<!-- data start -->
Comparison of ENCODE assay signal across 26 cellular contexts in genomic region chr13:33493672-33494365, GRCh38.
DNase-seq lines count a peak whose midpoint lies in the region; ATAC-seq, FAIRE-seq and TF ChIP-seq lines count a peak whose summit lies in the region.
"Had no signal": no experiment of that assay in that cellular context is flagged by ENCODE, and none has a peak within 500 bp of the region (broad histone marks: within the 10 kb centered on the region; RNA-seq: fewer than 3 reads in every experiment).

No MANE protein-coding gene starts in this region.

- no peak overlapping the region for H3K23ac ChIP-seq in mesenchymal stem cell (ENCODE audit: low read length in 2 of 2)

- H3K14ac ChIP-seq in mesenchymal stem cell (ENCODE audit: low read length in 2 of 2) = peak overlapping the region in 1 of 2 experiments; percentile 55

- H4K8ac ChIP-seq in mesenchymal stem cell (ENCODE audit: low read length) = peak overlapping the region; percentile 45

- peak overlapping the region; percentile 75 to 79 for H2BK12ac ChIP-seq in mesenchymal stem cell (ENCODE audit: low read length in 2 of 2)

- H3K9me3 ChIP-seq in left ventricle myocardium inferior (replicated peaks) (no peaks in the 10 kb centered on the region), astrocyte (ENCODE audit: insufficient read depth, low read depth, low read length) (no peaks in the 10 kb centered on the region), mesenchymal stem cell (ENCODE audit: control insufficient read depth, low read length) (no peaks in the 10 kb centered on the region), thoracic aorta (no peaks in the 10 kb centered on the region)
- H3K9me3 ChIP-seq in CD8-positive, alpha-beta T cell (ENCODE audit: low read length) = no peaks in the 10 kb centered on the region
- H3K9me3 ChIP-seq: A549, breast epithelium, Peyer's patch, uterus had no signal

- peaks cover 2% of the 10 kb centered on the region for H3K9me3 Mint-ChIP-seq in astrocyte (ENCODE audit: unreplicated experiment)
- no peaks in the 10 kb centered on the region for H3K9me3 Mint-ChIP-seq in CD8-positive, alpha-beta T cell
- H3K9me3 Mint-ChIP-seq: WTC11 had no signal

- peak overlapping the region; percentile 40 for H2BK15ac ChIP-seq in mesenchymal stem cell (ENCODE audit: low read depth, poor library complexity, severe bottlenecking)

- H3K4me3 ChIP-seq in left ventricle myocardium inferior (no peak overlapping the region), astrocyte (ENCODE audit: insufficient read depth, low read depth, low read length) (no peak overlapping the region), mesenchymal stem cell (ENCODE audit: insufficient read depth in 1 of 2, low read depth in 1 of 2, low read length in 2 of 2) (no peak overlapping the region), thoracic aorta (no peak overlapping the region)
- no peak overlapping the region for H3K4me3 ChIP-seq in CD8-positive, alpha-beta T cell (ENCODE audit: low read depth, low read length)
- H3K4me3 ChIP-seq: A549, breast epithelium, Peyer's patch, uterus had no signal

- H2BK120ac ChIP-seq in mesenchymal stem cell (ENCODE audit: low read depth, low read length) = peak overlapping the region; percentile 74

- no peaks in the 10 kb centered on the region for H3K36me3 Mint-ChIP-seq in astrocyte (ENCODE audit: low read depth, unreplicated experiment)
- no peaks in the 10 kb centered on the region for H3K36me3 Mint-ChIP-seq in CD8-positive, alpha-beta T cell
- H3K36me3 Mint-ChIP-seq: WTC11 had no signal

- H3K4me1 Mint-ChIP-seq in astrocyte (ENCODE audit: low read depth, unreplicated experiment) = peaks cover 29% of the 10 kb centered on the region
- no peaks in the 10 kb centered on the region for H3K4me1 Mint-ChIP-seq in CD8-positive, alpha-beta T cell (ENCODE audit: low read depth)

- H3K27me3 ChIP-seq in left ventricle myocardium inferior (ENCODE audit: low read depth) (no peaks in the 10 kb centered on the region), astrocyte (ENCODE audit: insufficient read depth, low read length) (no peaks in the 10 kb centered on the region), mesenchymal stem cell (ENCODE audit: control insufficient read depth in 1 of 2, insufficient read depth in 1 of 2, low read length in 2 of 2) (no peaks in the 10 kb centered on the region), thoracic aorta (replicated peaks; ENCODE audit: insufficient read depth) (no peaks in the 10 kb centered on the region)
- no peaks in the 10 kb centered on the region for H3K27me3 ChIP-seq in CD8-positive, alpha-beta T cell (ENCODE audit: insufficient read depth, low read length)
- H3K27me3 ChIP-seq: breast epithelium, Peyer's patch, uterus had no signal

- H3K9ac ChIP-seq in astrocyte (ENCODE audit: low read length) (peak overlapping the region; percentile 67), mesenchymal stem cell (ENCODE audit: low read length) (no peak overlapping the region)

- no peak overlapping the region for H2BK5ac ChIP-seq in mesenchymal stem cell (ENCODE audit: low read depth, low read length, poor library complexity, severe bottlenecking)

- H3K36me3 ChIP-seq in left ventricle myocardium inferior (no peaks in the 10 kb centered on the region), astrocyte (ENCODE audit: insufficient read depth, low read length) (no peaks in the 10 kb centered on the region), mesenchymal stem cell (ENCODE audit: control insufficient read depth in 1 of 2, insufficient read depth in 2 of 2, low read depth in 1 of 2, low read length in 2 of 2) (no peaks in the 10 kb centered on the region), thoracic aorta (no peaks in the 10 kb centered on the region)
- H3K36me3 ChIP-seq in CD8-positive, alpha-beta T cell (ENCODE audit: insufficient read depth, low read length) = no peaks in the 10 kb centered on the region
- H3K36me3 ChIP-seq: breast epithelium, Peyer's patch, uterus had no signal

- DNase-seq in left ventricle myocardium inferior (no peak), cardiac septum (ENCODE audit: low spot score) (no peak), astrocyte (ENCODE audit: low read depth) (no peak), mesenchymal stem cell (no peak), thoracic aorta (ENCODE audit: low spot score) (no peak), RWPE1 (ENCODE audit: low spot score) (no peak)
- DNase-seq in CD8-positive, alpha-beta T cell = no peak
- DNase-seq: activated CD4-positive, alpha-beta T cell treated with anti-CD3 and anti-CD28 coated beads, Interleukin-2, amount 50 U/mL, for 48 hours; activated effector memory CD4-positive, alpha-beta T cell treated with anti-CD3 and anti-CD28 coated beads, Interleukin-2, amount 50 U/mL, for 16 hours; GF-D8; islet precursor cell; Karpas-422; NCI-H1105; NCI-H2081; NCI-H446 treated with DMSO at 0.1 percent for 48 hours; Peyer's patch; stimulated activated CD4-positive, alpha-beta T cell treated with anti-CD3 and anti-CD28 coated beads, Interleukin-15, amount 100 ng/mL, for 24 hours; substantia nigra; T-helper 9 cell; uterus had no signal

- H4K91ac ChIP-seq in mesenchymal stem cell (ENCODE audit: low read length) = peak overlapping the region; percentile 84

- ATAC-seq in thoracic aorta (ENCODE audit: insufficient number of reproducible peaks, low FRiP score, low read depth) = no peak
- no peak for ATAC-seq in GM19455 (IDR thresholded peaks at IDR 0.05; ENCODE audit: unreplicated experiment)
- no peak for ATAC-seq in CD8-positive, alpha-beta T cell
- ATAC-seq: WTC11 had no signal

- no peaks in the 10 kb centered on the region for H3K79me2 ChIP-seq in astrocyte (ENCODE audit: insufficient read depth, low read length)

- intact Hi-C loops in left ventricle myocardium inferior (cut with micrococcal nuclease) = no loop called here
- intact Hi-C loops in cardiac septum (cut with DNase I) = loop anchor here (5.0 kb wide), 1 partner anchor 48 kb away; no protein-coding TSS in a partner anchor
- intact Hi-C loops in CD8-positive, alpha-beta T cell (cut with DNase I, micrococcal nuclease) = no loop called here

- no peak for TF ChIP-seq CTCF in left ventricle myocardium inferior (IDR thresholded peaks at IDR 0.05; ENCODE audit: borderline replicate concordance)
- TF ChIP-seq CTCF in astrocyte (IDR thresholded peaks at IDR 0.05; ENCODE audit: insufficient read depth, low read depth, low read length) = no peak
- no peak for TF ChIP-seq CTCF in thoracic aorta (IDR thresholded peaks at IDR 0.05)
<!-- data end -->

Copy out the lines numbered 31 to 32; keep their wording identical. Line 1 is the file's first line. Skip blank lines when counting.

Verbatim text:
- H3K36me3 ChIP-seq in CD8-positive, alpha-beta T cell (ENCODE audit: insufficient read depth, low read length) = no peaks in the 10 kb centered on the region
- H3K36me3 ChIP-seq: breast epithelium, Peyer's patch, uterus had no signal